Water Pollution Control (Clean Water) Revolving Loan Fund (WPCRLF) Program

The Federal Water Quality Act of 1987 required all states to begin the transition from the federal EPA grants program to a new State Revolving Fund loan program no later than FY 1989. Federal funds previously appropriated for the grants program were instead targeted to the SRF loan program in FY 1989 and after. These funds are being used for funding basically the same types of wastewater projects that were funded under the grants program. Loans awarded for these wastewater projects are being repaid to the SRF at an interest rate that is at or below market interest rates, and the fund is to be maintained in perpetuity. The states must provide at least a 20% match to the federal funds. The funding authorization for the SRF program expired at the end of FY-94 along with the Clean Water Act. However, Congress has continued to appropriate funds on a year-to-year basis. State legislation to establish the SRF was enacted during the 1988 legislative session and implementation was begun in FY 1989.

How To Get Started

Municipalities, public sewer districts or other eligible recipients who are interested in obtaining low interest loan funding for water pollution control projects should do the following:

  • Hire a consulting engineer registered in Mississippi
  • Click here to view the Construction Branch Staff Directory
  • Arrange a pre-planning conference with Department staff
  • Submit a Ranking Form requesting placement on the Priority List
  • Develop and submit a Facilities Plan by the deadline established each year
Green Project Reserve (GPR) Funding

“Green Project Reserve” (GPR) is a term coined by the Environmental Protection Agency (EPA) in response to language Congress began including in the annual CWSRF appropriations language beginning in 2010.  Basically, this language requires that, “to the extent there are sufficient eligible applications,” a certain percentage of the appropriated funds must be used by the State to make loans for projects to address green infrastructure, water or energy efficiency improvements, or other environmentally innovative activities.  The percentages have ranged from 10% to 30% in the various appropriations acts since FY-2010.  In 2014 the Water Resources Reform and Development Act (WRRDA) amended the Clean Water Act to, among other significant changes to the CWSRF, make the GPR a permanent part of the Program.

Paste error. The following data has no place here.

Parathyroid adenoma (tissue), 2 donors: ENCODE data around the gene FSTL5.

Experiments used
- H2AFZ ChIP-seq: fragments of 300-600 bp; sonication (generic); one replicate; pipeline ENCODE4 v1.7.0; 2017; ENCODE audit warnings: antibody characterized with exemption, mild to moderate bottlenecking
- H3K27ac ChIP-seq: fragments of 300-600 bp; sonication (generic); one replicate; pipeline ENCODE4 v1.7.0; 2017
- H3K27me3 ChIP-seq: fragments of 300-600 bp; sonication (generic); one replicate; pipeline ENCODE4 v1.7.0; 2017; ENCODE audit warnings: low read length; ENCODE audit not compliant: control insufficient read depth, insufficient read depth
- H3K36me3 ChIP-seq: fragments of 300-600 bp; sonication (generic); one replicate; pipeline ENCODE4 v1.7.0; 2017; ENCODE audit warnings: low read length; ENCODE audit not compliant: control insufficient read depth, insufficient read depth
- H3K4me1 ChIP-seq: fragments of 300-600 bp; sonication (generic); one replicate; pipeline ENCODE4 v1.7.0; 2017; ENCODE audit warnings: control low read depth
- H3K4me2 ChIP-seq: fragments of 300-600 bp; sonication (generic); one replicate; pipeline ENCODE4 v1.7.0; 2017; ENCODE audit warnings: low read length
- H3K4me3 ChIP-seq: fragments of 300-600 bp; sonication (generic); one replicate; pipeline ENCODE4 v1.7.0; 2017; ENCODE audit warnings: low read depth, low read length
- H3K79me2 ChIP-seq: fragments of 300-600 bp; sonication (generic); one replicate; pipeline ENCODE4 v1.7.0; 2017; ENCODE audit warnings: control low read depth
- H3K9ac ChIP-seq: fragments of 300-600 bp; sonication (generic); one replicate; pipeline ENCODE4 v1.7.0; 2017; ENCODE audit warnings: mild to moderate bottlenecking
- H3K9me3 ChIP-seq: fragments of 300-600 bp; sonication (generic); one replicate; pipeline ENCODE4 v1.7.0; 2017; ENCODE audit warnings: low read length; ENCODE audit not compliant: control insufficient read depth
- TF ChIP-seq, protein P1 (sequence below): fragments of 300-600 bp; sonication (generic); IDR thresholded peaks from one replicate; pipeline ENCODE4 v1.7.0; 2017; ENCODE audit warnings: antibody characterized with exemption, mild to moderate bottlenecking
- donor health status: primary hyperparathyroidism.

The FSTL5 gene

Attached below is the latest (2012) version of the EPA published GPR Guidance document, which provides details regarding 1) what types of projects qualify as GPR projects, 2) which of those qualify categorically, 3) which must be further justified using a “business case” to qualify, and 4) how to prepare a business case.  [Note that EPA has since made a determination that the business case information is no longer required, and indicated that new GPR guidance will be forthcoming.  That new guidance will be posted below if/when it becomes available.]

In addition to reserving this funding as required, MS’s CWSRF, the WPCRLF Program, gives top priority for that funding, to WPCRLF-eligible projects for which at least 25% of the project scope/cost qualifies as GPR eligible.  Also, if the applicant qualifies as a WPCRLF “Small/Low-income Community” [Population of 4,000 or less AND Median Household Income (MHI) of 40,000 or less] they may be able to receive subsidy funding of 75% of the loan amount (up to a $2 million maximum subsidy).

WPCRLF-eligible applicants interested in such funding for upcoming projects which may qualify as GPR eligible, should complete and submit a WPCRLF Ranking Request Form for the project. An MDEQ project manager will then be assigned to the project, and will transmit information to assist the applicant and their consulting engineer in the planning and loan application processes.